HEADQUARTERS TRANS-MISSISSIPPI DEPARTMENT,
Little Rock, Ark., November 3, 1862.
General S. COOPER, C. S. A.,
Adjutant and Inspector-General:
GENERAL: The enemy have assembled in large force in Northwest Arkansas, where Generals Rains and Cooper were in command. From all I can learn both were drunk and fell back without resistance. General Hindman, whom I sent there, has arrested Rains, and will arrest Cooper when he can find him. It is terrible to be obliged to trust such men, and yet I had no alternative. Generals Hawes and Fagan are the only general officers that have reported to me. Generals Steele and Frost have reported by letter, but will not be here for some weeks. My list of unarmed men in such greater than I had supposed. Ten thousand muskets, in addition to the last 3,000 went by Captain Carrington, would not put a weapon in the hand of every man. The Secretary of War's letter giving me charge of the conscripts just received, and I will enter at once on the duties, though there is no hope of furnishing them to fill the broken-up regimens east of the Mississippi. There are three-officers-two colonels and captain-now here for conscripts. they represent their regiments as 80, 100, and 200 strong respectively. As these regiments have full equipments of arms, &c., would it not be well to order the skeletons here to be filled up? A secret organization to resist the conscript act in Northern Texas has resulted in the citizens organizing a jury of investigation, and I am informed they have tried and executed 40 of those convicted, and thus this summary procedure has probably crushed the incipient rebellion.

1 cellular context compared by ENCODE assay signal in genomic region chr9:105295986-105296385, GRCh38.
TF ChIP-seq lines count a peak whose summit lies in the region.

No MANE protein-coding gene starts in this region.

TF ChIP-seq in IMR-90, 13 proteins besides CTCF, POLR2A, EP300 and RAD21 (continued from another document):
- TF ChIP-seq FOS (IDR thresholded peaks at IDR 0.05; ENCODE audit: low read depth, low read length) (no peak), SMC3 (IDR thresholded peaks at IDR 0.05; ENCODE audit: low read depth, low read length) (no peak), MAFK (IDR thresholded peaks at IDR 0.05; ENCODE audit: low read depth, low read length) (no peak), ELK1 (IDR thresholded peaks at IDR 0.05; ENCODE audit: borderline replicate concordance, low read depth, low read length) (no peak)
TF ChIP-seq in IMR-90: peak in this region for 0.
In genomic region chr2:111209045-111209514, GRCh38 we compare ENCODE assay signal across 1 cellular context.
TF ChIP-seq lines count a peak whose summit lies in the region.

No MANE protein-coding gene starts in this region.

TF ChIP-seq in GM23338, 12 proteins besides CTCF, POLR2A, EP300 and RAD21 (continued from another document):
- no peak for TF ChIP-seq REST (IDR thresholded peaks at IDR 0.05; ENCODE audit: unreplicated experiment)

I am, general, very respectfully, your obedient servant,
THE. H. HOLMES,
HDQRS. 1ST Brigadier, BOWEN'S DIV., ARMY OF THE WEST,
Camp and Lumpkin's Mill., Miss., November 4, 1862.
At a meeting of the officers of the First Missouri Brigade, held this evening, at the headquarters of Brigadier General M. E. Green, commanding said brigade, to take into consideration the outrages committed by Federal troops in Northeast Missouri, and particularly by General McNeil, in which meeting every regiment in the brigade was fully represented and the attendance large and enthusiastic, the following proceedings were had:
Upon motion, Brigadier General M. E. Green was called to the chair and Lieutenant Colonel R. S. Bevier, Fifth Missouri Infantry, was made secretary. The president explained the object of the meeting, after which, upon motion, the following committee, to draught resolutions expressive of the sense of the meeting, was appointed: Colonel Gates, First Missouri Cavalry; Lieutenant Burress, Third Missouri Cavalry; Lieutenant-Colonel Riley, First Missouri Infantry; Captain Flournoy, Second Missouri Infantry; Captain Patton, Third Missouri Infantry; Captain Clark, Fourth Missouri Infantry; Lieutenant-Colonel Bevier, Fifth Missouri Infantry, and Dr. Wyatt, Sixth Missouri Infantry. The committee retired, when the meeting was addressed by several eloquent speakers, after which the committee returned and requested that the meeting would, in consideration of the gravity of the subject, adjourn until the evening of the 6th instant, so as to allow the committee time for deliberation. Upon motion the meeting accordingly adjourned.